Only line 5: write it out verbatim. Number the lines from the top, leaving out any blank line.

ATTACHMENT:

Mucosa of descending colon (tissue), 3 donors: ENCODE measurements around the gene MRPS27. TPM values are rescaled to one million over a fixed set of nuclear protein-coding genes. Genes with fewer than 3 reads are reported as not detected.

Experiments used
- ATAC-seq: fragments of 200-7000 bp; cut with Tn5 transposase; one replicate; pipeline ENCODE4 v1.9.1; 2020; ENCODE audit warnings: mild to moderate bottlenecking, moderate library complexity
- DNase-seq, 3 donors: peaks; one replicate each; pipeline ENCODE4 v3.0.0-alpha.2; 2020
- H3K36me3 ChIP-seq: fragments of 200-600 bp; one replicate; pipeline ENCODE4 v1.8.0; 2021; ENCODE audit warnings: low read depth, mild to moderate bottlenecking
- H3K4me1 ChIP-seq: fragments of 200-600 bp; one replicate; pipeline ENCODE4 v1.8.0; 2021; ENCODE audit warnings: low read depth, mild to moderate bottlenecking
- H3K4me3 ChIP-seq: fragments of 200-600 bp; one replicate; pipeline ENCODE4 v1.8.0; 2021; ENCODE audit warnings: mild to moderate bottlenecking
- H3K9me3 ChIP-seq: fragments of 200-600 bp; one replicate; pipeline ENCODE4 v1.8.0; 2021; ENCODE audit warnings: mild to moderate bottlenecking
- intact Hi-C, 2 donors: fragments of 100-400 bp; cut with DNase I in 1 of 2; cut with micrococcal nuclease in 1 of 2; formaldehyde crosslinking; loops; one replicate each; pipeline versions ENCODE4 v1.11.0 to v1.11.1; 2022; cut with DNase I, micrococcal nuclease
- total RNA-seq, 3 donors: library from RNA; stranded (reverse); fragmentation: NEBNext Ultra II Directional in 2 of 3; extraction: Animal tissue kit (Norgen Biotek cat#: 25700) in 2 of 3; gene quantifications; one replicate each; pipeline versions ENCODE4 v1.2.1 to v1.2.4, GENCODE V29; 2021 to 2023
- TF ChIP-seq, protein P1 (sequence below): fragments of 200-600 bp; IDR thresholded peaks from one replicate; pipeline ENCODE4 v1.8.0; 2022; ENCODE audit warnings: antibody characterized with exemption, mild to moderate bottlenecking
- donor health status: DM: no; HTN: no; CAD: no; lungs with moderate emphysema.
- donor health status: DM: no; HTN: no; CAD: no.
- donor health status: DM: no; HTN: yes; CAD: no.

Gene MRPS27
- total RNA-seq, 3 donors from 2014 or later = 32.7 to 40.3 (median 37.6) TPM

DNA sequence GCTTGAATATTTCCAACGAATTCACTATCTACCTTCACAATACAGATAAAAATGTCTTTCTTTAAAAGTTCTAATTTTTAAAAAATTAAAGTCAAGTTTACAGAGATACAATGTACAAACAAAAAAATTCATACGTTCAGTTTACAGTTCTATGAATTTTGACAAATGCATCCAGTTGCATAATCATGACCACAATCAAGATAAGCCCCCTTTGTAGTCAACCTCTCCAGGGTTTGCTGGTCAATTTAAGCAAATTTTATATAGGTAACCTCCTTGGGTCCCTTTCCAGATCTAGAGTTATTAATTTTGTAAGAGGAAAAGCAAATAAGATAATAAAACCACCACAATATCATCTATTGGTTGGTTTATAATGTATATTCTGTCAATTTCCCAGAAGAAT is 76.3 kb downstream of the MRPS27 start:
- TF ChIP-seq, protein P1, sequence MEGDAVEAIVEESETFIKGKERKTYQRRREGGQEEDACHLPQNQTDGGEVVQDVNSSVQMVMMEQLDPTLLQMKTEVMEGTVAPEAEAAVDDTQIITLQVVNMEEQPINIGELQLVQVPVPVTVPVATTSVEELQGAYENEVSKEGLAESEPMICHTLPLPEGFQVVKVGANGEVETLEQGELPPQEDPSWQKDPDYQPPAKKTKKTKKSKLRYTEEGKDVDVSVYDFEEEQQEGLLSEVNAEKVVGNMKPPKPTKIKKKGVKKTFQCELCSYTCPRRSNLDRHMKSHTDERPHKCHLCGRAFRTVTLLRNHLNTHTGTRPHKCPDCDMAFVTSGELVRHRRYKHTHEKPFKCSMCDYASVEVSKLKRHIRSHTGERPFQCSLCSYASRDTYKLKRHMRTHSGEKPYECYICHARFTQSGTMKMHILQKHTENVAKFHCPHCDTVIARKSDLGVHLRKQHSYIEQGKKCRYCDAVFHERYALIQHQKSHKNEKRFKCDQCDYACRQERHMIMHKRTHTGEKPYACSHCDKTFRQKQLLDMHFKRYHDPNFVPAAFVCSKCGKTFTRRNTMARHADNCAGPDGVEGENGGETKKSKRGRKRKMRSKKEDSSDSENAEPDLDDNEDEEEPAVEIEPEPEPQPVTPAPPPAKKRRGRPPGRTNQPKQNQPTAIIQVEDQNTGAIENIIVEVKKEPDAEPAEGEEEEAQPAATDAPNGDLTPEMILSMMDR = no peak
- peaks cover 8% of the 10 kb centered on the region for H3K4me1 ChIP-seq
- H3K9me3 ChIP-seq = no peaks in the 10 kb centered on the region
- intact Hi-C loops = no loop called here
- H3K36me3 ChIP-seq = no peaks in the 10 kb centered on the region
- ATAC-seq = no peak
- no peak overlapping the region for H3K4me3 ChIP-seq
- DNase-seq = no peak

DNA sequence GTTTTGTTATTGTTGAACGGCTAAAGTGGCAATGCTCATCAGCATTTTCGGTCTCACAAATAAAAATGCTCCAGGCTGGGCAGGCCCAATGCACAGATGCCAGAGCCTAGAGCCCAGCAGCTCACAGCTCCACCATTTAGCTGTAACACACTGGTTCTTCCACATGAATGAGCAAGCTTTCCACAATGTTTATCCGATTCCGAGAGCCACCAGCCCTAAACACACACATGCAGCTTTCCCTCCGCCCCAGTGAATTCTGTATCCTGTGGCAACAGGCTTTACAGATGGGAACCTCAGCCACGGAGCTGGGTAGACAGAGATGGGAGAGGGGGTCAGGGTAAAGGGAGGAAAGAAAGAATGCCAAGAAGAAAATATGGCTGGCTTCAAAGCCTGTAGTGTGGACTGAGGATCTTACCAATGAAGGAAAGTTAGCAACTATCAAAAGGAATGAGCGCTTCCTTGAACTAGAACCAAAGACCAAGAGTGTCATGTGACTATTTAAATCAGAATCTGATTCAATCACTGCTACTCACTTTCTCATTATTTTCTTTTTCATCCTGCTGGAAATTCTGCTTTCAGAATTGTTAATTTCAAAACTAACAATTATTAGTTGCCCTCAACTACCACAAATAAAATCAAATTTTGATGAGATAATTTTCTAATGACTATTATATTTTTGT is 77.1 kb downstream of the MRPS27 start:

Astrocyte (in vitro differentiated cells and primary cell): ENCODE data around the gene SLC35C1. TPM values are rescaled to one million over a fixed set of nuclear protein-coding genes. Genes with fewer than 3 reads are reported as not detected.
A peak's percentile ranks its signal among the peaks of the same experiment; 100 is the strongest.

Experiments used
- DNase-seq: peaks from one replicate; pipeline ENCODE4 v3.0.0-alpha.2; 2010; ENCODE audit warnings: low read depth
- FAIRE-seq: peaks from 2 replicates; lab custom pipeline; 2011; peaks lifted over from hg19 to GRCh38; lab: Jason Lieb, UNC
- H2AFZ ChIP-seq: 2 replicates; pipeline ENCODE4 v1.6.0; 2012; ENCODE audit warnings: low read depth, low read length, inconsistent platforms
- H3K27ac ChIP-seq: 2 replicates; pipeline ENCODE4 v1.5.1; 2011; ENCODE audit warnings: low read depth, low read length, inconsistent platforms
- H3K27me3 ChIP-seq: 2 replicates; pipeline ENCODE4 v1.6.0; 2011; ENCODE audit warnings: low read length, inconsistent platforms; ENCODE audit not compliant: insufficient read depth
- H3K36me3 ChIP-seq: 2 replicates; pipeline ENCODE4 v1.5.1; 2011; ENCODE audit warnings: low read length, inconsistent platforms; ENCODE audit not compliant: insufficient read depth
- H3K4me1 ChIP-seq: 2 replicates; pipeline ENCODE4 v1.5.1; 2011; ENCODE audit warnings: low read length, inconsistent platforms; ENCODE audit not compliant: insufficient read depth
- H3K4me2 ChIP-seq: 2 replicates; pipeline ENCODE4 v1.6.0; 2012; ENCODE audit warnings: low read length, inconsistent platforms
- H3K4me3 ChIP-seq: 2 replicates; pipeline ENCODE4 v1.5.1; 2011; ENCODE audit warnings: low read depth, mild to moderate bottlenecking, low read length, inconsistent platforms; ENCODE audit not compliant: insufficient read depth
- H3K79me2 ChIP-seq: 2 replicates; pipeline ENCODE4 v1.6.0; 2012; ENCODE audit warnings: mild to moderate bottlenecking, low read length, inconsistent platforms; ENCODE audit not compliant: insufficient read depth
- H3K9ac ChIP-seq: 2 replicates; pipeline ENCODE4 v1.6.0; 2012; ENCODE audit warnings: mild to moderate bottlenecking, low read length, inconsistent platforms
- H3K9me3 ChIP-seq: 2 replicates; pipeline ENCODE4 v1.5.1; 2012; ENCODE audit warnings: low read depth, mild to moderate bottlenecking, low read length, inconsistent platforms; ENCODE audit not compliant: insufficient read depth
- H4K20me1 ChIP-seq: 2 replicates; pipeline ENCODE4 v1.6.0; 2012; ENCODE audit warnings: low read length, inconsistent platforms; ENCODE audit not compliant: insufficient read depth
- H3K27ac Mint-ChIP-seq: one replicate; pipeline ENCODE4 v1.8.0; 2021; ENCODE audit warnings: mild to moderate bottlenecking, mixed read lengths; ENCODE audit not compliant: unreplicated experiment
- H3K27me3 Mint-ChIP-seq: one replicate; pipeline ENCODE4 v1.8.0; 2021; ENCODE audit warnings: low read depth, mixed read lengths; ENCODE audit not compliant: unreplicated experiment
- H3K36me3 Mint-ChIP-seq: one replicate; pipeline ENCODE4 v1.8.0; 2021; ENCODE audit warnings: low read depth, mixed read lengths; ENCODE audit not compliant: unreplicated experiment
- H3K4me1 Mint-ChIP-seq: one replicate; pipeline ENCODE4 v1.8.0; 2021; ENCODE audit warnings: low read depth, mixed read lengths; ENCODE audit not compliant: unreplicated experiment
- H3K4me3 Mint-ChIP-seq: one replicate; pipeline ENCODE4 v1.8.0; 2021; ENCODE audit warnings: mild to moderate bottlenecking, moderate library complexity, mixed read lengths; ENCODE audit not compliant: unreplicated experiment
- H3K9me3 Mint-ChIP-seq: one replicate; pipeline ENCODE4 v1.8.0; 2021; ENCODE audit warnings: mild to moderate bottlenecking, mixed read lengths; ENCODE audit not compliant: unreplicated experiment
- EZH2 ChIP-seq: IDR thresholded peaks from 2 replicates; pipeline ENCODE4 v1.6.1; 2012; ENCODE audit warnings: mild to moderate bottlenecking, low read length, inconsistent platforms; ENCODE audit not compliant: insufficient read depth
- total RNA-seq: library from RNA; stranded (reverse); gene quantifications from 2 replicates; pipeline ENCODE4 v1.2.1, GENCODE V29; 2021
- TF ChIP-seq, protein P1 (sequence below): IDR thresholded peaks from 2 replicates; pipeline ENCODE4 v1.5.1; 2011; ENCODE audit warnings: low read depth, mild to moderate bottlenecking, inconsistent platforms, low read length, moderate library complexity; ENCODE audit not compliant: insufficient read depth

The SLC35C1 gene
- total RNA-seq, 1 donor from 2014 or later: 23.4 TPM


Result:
- H3K36me3 ChIP-seq: fragments of 200-600 bp; one replicate; pipeline ENCODE4 v1.8.0; 2021; ENCODE audit warnings: low read depth, mild to moderate bottlenecking